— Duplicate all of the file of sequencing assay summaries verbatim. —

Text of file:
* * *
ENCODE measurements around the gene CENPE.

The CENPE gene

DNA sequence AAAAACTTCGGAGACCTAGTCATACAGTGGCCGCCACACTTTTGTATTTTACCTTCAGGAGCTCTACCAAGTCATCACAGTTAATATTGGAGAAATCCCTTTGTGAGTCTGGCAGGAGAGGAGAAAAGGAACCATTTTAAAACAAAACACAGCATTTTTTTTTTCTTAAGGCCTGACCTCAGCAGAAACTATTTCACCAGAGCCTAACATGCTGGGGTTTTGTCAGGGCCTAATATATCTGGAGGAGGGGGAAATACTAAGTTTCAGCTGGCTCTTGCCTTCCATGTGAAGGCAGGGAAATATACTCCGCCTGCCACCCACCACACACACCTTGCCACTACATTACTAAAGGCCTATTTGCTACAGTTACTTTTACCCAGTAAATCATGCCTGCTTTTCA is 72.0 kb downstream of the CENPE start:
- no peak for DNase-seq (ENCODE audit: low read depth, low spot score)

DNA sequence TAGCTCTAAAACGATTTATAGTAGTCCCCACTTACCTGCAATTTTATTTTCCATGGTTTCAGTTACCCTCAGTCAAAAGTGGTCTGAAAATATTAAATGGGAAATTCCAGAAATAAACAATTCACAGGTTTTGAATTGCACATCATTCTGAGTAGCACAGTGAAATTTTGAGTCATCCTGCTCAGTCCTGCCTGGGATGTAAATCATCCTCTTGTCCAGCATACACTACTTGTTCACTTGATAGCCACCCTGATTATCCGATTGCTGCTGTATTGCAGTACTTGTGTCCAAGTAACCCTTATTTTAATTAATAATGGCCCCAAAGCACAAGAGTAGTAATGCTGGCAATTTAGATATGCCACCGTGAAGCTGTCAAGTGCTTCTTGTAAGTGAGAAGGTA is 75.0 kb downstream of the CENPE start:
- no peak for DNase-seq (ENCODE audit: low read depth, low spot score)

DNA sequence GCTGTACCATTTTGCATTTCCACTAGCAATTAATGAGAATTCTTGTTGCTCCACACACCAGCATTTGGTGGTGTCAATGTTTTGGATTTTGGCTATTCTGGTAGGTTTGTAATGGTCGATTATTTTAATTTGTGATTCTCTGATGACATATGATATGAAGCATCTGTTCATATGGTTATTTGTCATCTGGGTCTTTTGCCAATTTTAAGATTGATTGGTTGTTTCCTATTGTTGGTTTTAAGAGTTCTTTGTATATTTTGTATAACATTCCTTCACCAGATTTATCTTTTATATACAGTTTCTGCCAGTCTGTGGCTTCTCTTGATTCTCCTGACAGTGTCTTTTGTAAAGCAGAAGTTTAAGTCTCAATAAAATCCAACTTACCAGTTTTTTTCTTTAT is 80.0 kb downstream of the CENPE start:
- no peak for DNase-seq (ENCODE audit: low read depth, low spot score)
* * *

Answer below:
ENCODE measurements around the gene CENPE.

The CENPE gene

DNA sequence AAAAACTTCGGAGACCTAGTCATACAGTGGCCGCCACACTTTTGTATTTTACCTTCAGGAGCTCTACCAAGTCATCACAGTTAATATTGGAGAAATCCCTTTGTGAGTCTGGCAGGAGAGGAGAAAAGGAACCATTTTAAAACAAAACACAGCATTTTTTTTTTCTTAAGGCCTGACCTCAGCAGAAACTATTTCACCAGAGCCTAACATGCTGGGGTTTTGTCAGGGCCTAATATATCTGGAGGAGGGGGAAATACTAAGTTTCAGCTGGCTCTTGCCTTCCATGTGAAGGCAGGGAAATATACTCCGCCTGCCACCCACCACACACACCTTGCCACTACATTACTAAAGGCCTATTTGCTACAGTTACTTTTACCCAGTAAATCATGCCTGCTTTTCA is 72.0 kb downstream of the CENPE start:
- no peak for DNase-seq (ENCODE audit: low read depth, low spot score)

DNA sequence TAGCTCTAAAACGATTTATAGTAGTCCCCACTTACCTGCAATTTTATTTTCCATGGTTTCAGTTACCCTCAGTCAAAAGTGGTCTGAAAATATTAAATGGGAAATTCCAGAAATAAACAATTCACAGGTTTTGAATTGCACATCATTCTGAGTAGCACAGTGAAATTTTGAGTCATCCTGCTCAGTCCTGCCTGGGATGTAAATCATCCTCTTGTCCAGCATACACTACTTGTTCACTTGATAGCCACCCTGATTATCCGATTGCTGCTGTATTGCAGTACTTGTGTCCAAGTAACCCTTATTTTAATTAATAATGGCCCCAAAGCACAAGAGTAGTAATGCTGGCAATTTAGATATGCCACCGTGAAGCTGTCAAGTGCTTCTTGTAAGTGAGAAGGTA is 75.0 kb downstream of the CENPE start:
- no peak for DNase-seq (ENCODE audit: low read depth, low spot score)

DNA sequence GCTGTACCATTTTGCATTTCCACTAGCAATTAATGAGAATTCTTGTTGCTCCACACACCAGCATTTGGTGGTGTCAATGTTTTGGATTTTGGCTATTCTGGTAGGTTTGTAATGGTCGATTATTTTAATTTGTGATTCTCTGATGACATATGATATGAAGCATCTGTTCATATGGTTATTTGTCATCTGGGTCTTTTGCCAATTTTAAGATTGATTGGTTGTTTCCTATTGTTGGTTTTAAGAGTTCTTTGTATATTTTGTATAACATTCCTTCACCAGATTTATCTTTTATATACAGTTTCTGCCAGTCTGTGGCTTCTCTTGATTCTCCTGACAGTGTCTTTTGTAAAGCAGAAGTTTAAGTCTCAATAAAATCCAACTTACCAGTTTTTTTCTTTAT is 80.0 kb downstream of the CENPE start:
- no peak for DNase-seq (ENCODE audit: low read depth, low spot score)